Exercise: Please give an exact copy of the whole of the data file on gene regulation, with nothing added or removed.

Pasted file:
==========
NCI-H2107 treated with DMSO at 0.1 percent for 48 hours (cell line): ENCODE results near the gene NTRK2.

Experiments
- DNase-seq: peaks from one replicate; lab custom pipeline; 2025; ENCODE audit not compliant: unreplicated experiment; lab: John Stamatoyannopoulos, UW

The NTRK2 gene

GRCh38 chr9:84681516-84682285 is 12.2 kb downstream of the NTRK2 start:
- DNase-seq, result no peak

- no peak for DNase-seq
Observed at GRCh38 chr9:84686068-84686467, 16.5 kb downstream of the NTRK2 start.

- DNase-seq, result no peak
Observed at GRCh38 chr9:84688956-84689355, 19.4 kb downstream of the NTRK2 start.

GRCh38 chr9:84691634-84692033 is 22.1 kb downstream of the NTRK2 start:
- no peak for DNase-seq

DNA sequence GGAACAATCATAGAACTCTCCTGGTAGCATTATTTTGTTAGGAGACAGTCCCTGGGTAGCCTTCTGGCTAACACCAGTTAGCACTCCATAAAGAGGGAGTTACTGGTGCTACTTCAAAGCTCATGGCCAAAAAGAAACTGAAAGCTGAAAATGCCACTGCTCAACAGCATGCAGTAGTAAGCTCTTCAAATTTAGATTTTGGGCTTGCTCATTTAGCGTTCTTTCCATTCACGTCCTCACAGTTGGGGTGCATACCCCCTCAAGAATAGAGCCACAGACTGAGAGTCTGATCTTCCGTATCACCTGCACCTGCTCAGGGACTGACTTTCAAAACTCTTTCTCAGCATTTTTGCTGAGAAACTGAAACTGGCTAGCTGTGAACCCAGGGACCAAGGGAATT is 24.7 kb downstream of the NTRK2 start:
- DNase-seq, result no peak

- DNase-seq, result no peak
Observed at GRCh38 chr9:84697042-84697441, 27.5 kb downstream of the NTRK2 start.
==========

NCI-H2107 treated with DMSO at 0.1 percent for 48 hours (cell line): ENCODE results near the gene NTRK2.

Experiments
- DNase-seq: peaks from one replicate; lab custom pipeline; 2025; ENCODE audit not compliant: unreplicated experiment; lab: John Stamatoyannopoulos, UW

The NTRK2 gene

GRCh38 chr9:84681516-84682285 is 12.2 kb downstream of the NTRK2 start:
- DNase-seq, result no peak

- no peak for DNase-seq
Observed at GRCh38 chr9:84686068-84686467, 16.5 kb downstream of the NTRK2 start.

- DNase-seq, result no peak
Observed at GRCh38 chr9:84688956-84689355, 19.4 kb downstream of the NTRK2 start.

GRCh38 chr9:84691634-84692033 is 22.1 kb downstream of the NTRK2 start:
- no peak for DNase-seq

DNA sequence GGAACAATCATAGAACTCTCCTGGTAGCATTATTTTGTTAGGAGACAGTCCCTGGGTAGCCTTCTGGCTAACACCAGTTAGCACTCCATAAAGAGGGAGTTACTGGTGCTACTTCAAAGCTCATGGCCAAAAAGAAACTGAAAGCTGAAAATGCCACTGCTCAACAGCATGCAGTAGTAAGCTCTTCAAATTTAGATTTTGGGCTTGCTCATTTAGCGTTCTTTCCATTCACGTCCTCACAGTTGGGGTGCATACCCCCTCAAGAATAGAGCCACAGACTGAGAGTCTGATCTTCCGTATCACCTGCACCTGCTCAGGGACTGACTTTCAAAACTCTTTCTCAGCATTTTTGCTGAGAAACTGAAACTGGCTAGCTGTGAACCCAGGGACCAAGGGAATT is 24.7 kb downstream of the NTRK2 start:
- DNase-seq, result no peak

- DNase-seq, result no peak
Observed at GRCh38 chr9:84697042-84697441, 27.5 kb downstream of the NTRK2 start.